ZAKARIA: So, everybody is aware that there is something going on in the workforce. You know, there was -- during pandemic there was that great resignation where people just dropped out. There is this whole work from home thing where people are stubbornly resisting the idea of going back to work. All of which suggest some kind of dissatisfaction with the old work model.

And what is interesting to me is you've been on to this earlier than most of us because you've been researching this book. Tell me what led you, what took you to this place of asking what is going on in the workforce and why are people unhappy?

FEILER: Well, I think that is a great frame for this conversation. So, as you say, I've spent the last six years helping people navigate life transition. To this point I have crisscrossed the country multiple times collecting hundreds of life stories of Americans of all backgrounds, all walks of life, all 50 states. And basically, what I've been doing is looking for clues for how people can find meaning in times of change.

And as you say, no area of our life is changing more than work. So, let's just set the table here. Seventy percent of Americans are unhappy with what they do. Seventy-five percent of Americans, in a survey released in April, say they plan to look for new work this year. That means 100 million Americans, in a workforce of 160 million, will sit across from someone today, tonight, tomorrow, and say I'm not happy with what I'm doing. I want to do work that makes me happy.

ZAKARIA: Is it possible for everyone to have work with meaning? Because I feel like this is something that people like us talk about a lot, because what we do, I mean, honestly is great fun. I can't believe people pay me to do this, right?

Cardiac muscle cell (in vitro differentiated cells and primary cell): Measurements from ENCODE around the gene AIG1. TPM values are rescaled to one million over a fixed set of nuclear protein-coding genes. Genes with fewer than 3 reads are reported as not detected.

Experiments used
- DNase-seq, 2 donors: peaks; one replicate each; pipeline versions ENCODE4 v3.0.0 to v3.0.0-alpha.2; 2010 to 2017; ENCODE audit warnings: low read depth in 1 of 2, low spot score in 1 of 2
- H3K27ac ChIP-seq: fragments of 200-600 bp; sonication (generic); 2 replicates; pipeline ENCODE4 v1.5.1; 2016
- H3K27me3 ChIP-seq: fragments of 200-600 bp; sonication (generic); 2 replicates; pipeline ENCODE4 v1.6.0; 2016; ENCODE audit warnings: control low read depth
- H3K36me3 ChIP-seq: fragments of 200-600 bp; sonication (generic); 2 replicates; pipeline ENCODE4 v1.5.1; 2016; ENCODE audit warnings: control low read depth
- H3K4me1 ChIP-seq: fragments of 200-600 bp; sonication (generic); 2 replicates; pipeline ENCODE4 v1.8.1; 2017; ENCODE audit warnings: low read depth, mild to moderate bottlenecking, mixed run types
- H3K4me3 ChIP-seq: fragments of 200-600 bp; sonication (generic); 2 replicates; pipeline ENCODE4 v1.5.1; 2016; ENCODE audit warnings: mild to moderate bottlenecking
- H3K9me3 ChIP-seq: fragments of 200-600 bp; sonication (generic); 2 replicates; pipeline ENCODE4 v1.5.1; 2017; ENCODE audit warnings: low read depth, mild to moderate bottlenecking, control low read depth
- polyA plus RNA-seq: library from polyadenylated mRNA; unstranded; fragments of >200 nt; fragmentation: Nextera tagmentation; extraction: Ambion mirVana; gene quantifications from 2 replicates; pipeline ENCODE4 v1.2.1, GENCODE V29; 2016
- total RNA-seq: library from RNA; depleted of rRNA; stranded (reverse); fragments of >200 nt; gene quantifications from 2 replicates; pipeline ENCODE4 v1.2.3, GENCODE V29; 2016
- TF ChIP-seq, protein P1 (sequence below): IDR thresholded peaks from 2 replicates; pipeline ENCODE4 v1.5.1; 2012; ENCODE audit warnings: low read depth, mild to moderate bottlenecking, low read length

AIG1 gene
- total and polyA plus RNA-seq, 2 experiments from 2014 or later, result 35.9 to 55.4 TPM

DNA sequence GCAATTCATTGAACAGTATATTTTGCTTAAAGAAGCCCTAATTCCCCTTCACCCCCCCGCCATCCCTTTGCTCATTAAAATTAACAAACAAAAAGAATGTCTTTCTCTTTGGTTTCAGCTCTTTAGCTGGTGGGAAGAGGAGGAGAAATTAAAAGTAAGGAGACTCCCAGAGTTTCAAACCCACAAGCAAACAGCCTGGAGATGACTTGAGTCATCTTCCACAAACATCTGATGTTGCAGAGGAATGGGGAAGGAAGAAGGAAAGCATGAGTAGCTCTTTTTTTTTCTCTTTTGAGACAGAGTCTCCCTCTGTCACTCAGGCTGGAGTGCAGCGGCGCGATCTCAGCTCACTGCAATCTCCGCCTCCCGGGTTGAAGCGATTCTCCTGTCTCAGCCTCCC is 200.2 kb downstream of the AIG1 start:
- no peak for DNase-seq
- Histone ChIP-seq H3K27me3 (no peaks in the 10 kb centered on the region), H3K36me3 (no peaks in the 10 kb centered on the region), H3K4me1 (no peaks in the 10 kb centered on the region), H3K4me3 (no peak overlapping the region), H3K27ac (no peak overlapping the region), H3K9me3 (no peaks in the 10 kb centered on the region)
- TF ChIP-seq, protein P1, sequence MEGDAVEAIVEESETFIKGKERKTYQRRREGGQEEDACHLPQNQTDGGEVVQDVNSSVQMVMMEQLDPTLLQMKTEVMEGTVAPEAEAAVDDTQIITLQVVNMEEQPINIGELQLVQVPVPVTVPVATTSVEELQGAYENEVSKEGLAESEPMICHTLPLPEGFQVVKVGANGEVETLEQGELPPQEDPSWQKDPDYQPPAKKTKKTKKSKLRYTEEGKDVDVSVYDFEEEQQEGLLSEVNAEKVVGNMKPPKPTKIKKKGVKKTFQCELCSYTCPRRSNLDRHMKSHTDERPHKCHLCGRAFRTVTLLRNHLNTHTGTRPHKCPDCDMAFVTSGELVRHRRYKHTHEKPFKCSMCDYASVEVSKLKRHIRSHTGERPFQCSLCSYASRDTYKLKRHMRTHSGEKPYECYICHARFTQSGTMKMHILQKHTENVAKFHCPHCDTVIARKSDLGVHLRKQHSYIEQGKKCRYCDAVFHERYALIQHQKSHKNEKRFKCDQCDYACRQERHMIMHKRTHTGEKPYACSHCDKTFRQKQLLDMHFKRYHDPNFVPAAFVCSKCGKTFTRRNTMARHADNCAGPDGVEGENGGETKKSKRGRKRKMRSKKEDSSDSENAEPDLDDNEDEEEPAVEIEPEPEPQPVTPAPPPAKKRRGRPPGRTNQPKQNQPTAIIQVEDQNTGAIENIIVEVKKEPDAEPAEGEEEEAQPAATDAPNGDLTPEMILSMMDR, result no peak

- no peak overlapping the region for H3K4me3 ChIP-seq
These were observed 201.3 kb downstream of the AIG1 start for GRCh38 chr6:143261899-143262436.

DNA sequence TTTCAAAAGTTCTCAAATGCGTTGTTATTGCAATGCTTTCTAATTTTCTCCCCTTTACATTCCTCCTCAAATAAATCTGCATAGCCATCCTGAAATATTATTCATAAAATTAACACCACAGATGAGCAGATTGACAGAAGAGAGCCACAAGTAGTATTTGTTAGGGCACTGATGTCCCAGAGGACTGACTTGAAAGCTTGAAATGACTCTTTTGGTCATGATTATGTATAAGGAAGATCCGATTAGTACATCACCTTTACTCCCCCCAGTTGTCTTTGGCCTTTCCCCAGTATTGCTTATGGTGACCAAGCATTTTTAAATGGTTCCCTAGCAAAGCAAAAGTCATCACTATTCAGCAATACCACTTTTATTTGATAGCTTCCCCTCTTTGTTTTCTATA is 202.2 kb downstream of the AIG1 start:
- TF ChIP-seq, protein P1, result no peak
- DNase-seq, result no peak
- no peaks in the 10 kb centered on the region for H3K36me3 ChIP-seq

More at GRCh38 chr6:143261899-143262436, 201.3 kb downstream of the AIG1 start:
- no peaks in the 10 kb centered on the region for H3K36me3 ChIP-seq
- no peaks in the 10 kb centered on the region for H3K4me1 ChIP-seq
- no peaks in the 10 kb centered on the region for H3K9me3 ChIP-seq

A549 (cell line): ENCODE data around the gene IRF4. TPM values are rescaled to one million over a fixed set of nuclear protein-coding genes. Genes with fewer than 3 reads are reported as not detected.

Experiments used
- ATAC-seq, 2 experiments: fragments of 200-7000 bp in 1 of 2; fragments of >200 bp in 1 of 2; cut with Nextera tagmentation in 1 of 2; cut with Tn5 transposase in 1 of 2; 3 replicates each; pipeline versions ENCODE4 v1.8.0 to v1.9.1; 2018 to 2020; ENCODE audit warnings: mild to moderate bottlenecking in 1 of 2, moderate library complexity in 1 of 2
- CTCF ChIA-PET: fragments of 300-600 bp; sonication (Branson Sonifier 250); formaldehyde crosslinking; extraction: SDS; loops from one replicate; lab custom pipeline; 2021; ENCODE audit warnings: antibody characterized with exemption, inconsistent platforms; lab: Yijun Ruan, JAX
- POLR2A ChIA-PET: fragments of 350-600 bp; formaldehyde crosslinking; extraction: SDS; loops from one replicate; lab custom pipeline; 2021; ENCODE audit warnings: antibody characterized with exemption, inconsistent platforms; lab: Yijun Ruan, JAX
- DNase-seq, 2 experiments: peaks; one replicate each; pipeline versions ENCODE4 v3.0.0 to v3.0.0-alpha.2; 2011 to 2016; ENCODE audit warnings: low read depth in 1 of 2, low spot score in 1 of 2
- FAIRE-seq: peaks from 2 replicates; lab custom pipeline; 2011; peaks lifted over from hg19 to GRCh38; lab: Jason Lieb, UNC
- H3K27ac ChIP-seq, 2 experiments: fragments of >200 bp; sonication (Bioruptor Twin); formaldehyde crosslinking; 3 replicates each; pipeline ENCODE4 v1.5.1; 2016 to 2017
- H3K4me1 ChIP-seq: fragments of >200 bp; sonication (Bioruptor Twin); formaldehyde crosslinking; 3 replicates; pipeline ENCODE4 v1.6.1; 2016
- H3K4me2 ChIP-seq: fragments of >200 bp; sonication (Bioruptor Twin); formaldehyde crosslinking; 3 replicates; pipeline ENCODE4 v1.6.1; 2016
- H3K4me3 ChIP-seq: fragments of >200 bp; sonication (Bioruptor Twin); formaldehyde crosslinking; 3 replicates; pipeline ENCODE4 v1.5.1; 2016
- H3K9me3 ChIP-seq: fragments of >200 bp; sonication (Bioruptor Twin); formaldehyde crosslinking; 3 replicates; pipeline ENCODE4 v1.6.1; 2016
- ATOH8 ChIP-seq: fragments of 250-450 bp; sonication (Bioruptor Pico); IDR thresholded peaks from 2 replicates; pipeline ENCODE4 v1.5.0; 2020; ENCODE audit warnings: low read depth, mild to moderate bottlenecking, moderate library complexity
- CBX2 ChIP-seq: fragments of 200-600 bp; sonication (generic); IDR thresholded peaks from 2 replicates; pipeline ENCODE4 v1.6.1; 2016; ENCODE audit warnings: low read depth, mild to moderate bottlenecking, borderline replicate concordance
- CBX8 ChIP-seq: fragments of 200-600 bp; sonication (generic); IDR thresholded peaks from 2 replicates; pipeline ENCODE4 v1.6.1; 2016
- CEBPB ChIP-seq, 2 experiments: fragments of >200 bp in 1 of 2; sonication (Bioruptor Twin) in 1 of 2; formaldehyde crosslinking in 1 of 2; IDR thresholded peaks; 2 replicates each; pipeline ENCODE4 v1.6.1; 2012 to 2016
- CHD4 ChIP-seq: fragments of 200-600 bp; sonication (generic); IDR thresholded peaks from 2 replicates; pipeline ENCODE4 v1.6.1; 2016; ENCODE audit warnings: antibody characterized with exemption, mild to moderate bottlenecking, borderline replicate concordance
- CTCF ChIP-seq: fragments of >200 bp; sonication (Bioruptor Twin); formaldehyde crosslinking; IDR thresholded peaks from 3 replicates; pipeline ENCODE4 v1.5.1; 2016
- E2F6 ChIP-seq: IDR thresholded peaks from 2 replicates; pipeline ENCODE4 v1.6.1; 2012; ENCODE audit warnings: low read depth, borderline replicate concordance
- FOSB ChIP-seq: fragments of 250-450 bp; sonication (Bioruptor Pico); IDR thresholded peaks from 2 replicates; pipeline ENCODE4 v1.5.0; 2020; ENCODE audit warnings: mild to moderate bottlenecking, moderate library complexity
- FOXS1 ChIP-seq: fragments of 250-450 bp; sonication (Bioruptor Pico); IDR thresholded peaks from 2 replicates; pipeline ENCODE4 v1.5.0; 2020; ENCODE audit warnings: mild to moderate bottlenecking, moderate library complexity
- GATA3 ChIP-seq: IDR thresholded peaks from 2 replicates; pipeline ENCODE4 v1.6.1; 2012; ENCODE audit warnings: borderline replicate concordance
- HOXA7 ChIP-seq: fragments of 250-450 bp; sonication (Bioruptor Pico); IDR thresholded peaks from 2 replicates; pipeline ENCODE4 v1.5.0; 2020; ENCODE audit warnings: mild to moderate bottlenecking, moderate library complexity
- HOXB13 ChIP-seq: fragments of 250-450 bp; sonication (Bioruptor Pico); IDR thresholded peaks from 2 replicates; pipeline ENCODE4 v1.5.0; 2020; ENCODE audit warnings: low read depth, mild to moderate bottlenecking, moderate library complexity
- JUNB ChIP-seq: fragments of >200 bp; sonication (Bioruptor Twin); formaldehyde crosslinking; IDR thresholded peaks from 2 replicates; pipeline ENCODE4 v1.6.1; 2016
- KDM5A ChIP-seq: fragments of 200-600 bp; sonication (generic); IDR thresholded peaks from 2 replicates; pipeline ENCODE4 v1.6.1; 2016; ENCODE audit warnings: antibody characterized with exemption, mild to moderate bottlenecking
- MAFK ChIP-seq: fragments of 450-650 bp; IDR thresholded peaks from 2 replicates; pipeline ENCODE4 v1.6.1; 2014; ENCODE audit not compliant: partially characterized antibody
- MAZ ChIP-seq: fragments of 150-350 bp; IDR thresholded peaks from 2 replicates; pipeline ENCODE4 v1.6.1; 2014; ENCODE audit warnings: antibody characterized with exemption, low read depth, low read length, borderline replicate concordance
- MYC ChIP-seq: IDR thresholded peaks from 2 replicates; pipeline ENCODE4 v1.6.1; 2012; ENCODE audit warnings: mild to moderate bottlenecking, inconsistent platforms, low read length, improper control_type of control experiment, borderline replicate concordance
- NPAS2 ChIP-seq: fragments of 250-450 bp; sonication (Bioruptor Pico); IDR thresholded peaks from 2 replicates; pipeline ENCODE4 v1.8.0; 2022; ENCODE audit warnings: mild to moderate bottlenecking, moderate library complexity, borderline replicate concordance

And Scott Galloway says this whole idea of telling young people, you have to find your passion when you are 20 or 21, is kind of nonsense. Find something you're pretty good at. Try to do it well. You know, try to move up and get more responsibility and that becomes more fun. What do you make of that argument? FEILER: I agree that follow your passion is one of the worst pieces of career advice. I, in fact, asked everybody, did you follow your passion, you know, discover your passion or make your passion? Nine out of 10 people did not follow their passion.

Your passions change. The world changes. Along comes circumstances. Something happens to you medically. Here comes A.I. So, the idea of locking into a passion early is a preposterously bad piece of advice.

But what I do think is true is that people across the income spectrum care about meaning. But the question, and I think the opening and what I've tried to offer here, is how do you decide what gives you meaning when that is going to change over time?